The great PPI claims scandal takes a step nearer its conclusion as we have now passed the 100 days to deadline marker, but banks are still paying out millions of pounds a month on successful claims.
The PPI Claims Deadline is set for midnight on August 29th. Consumers who have not submitted a mis-selling complaint by then will have lost the right – and any potential compensation – forever.
Accurate figures are difficult to come by but the Financial Conduct Authority (FCA) believes around 64 million PPI policies have been sold over the last three decades, many of them perfectly correctly.
But millions were mis-sold to people who didn’t want them, didn’t need them or could never have made a viable claim on them if they needed to.
Many people were not even aware they had PPI because it was added after the deal had been concluded by unscrupulous sales staff.
It was also common practice that if PPI was sold on the first of a series of loans it would be added to any subsequent top-ups or rollovers without obtaining the customer’s permission.
It is impossible to say how many successful claims have been made because the banks and other lenders don’t publish that information, but experts have estimated somewhere around 15 million.
One figure that is published is the total amount of compensation paid by the UK finance industry since January 2011.
It currently stands at £34.4 billion and eight years down the line is still increasing at more than £¼ million a month.
The peak payout of £735.3 million in a single month came in May 2012, a year after the British Bankers’ Association lost a judicial review into the way claims should be investigated. The resulting publicity unleashed a torrent of complaints which is still continuing.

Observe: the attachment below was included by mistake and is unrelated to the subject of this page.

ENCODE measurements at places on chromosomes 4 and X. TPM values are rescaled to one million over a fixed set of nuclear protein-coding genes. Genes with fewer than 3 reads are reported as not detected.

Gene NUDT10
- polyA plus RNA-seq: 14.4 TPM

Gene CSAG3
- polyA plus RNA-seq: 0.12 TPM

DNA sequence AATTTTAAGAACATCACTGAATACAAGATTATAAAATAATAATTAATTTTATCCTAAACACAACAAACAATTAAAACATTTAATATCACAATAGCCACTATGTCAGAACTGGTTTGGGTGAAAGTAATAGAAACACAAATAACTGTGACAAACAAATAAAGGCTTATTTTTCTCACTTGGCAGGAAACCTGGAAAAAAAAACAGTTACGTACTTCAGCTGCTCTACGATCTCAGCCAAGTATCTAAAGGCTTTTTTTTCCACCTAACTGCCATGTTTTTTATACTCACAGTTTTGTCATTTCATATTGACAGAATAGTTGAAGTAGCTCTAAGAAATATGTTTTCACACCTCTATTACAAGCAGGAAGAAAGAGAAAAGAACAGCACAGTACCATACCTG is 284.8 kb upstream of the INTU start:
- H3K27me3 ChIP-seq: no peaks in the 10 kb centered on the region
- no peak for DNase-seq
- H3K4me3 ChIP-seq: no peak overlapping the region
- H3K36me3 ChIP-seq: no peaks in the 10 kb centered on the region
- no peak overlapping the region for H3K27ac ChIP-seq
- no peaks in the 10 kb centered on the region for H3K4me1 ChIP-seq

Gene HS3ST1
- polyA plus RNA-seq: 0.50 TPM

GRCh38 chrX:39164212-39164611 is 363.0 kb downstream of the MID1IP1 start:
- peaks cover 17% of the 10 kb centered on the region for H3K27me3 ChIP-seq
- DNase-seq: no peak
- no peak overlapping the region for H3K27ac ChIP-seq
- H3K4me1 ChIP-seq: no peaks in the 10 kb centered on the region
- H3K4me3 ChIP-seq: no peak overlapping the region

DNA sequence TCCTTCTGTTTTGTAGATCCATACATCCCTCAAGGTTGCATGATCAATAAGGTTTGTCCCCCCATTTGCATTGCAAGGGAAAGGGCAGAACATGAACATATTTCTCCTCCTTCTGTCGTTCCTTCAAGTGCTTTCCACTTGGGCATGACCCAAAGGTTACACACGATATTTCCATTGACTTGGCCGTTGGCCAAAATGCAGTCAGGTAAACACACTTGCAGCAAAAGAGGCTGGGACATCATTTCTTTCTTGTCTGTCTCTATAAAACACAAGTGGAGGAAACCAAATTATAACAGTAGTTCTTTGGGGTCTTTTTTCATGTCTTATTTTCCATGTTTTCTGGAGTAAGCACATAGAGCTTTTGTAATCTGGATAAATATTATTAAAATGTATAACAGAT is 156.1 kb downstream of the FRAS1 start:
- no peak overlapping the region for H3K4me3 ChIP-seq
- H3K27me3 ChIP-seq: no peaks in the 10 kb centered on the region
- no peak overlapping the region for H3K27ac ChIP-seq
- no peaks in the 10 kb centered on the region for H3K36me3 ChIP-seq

The FCA deadline awareness campaign has prompted many new claims from people who think they may have been mis-sold PPI but have no paperwork to back up their suspicions.
However, if asked, lenders are now required to examine their records to find out if ANY past agreement had PPI attached to it and notify the customer.
Concern has also been expressed that some banks are only investigating specific complaints and not looking at the consumer’s full history, thereby depriving them of potential compensation.
Consumer champion Which? cites a case for a Country Durham woman who complained about four specific policies which the bank investigated, but when she later asked them to investigate all of her agreements they admitted PPI had been attached to a further 13 rollover loans and paid her compensation of £12,784.
Most complained about
The Financial Ombudsman Service (FOS) investigates complaints where the bank and customer cannot agree and have just announced that PPI has become the most complained about financial product ever.
The service only investigates appeals on claims, but it still dealt with its two millionth case last year and 46% of all complaints they received were for mis-sold PPI.
In its annual review FOS said: “The deadline for complaining to businesses is 29 August – but we’ll be dealing with PPI for some time yet.
“It’s time for people to decide whether they want to complain to businesses about PPI – and to take action. After the deadline of 29 August, they might still be able to come to us to look into their complaint after a business’s final response – which gives them up to six months to contact us if they’re unhappy.”